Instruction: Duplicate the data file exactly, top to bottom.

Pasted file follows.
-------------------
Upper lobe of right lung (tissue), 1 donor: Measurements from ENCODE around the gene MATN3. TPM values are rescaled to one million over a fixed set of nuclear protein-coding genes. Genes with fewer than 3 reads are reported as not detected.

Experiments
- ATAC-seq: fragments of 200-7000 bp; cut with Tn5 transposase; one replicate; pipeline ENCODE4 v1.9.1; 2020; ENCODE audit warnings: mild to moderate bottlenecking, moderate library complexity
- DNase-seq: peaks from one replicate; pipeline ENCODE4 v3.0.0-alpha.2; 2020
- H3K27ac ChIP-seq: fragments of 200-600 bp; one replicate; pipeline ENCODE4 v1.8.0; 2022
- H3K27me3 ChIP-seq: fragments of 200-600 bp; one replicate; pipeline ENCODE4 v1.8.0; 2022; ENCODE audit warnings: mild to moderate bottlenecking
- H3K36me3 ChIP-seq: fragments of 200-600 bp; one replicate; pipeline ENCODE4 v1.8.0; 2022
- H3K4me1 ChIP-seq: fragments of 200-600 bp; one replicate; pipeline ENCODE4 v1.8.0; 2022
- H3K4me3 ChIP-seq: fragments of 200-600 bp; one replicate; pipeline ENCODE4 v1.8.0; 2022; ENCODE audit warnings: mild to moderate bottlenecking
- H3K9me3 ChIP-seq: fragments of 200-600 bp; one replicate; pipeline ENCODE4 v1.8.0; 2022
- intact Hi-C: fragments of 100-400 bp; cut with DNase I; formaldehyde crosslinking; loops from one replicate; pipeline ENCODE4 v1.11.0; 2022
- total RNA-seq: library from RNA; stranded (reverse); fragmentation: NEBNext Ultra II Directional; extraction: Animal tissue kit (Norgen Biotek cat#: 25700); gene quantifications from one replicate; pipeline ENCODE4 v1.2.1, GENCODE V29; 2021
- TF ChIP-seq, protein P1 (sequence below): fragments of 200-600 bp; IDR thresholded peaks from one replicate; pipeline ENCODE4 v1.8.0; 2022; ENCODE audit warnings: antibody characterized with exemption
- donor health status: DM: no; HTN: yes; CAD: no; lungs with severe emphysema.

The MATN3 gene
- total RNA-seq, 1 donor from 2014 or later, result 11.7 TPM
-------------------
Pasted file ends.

Upper lobe of right lung (tissue), 1 donor: Measurements from ENCODE around the gene MATN3. TPM values are rescaled to one million over a fixed set of nuclear protein-coding genes. Genes with fewer than 3 reads are reported as not detected.

Experiments
- ATAC-seq: fragments of 200-7000 bp; cut with Tn5 transposase; one replicate; pipeline ENCODE4 v1.9.1; 2020; ENCODE audit warnings: mild to moderate bottlenecking, moderate library complexity
- DNase-seq: peaks from one replicate; pipeline ENCODE4 v3.0.0-alpha.2; 2020
- H3K27ac ChIP-seq: fragments of 200-600 bp; one replicate; pipeline ENCODE4 v1.8.0; 2022
- H3K27me3 ChIP-seq: fragments of 200-600 bp; one replicate; pipeline ENCODE4 v1.8.0; 2022; ENCODE audit warnings: mild to moderate bottlenecking
- H3K36me3 ChIP-seq: fragments of 200-600 bp; one replicate; pipeline ENCODE4 v1.8.0; 2022
- H3K4me1 ChIP-seq: fragments of 200-600 bp; one replicate; pipeline ENCODE4 v1.8.0; 2022
- H3K4me3 ChIP-seq: fragments of 200-600 bp; one replicate; pipeline ENCODE4 v1.8.0; 2022; ENCODE audit warnings: mild to moderate bottlenecking
- H3K9me3 ChIP-seq: fragments of 200-600 bp; one replicate; pipeline ENCODE4 v1.8.0; 2022
- intact Hi-C: fragments of 100-400 bp; cut with DNase I; formaldehyde crosslinking; loops from one replicate; pipeline ENCODE4 v1.11.0; 2022
- total RNA-seq: library from RNA; stranded (reverse); fragmentation: NEBNext Ultra II Directional; extraction: Animal tissue kit (Norgen Biotek cat#: 25700); gene quantifications from one replicate; pipeline ENCODE4 v1.2.1, GENCODE V29; 2021
- TF ChIP-seq, protein P1 (sequence below): fragments of 200-600 bp; IDR thresholded peaks from one replicate; pipeline ENCODE4 v1.8.0; 2022; ENCODE audit warnings: antibody characterized with exemption
- donor health status: DM: no; HTN: yes; CAD: no; lungs with severe emphysema.

The MATN3 gene
- total RNA-seq, 1 donor from 2014 or later, result 11.7 TPM